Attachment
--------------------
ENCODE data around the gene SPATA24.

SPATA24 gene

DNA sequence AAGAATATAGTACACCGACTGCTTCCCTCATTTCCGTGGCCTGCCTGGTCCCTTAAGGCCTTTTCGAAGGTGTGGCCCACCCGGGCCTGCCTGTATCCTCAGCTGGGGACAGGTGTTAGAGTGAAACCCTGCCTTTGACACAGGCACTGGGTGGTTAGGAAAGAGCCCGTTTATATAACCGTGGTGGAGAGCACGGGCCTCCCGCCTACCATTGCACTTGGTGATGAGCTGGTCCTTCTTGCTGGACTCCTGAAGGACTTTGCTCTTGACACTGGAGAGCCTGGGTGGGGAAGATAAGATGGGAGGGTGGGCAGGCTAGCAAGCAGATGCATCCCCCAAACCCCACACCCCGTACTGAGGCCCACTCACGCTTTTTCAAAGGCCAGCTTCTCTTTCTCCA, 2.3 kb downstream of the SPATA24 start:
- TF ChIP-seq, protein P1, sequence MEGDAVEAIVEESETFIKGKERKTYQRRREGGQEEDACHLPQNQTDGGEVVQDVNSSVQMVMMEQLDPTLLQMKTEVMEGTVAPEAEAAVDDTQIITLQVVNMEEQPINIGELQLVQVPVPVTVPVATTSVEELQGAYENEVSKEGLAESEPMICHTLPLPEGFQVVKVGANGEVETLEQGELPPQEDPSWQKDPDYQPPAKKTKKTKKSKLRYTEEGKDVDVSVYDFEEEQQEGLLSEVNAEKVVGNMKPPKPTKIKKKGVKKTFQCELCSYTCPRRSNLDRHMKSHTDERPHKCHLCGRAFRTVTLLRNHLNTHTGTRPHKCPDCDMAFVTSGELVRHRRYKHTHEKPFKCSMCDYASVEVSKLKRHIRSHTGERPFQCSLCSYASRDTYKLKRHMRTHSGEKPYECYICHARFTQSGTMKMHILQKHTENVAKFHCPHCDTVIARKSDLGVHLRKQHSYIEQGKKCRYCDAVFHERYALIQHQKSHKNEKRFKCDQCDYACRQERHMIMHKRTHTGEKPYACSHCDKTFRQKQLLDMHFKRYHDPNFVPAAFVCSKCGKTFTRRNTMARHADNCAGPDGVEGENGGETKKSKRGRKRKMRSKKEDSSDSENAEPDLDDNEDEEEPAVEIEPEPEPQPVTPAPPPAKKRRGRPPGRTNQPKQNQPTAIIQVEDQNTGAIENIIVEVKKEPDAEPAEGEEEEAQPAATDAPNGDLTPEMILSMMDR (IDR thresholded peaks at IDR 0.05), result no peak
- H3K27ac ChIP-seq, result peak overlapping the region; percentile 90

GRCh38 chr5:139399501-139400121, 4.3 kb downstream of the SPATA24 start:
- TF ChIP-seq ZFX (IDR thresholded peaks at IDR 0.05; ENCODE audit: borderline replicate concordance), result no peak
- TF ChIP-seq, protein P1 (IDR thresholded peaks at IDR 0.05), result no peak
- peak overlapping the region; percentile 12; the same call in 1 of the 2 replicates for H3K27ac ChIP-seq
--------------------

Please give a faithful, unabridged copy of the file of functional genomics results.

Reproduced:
ENCODE data around the gene SPATA24.

SPATA24 gene

DNA sequence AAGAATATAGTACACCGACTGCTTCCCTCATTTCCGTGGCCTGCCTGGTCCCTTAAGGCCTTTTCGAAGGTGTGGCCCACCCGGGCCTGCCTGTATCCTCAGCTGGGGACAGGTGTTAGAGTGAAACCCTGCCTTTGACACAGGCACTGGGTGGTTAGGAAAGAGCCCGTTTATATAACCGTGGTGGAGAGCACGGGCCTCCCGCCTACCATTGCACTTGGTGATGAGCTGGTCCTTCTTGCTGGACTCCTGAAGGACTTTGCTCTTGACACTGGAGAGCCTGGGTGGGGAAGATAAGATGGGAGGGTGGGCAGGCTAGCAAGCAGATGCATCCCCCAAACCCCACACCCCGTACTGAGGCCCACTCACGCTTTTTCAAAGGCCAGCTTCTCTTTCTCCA, 2.3 kb downstream of the SPATA24 start:
- TF ChIP-seq, protein P1, sequence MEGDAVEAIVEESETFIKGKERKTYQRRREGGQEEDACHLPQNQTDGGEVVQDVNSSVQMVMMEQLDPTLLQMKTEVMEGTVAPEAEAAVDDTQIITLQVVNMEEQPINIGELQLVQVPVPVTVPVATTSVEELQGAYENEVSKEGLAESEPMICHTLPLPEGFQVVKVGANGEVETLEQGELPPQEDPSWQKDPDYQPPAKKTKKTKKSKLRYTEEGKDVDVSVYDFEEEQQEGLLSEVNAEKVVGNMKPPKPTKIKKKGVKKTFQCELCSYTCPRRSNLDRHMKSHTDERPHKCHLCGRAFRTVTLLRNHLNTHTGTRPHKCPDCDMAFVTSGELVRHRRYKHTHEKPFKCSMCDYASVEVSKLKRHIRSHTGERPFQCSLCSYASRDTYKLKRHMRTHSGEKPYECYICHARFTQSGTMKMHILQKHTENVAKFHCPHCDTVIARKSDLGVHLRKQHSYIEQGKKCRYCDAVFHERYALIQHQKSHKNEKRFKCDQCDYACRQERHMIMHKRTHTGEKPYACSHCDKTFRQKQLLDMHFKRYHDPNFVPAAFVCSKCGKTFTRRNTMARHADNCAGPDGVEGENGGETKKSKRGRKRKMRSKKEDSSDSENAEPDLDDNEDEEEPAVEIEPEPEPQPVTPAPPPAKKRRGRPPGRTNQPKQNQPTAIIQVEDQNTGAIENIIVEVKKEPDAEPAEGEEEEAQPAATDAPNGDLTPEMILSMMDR (IDR thresholded peaks at IDR 0.05), result no peak
- H3K27ac ChIP-seq, result peak overlapping the region; percentile 90

GRCh38 chr5:139399501-139400121, 4.3 kb downstream of the SPATA24 start:
- TF ChIP-seq ZFX (IDR thresholded peaks at IDR 0.05; ENCODE audit: borderline replicate concordance), result no peak
- TF ChIP-seq, protein P1 (IDR thresholded peaks at IDR 0.05), result no peak
- peak overlapping the region; percentile 12; the same call in 1 of the 2 replicates for H3K27ac ChIP-seq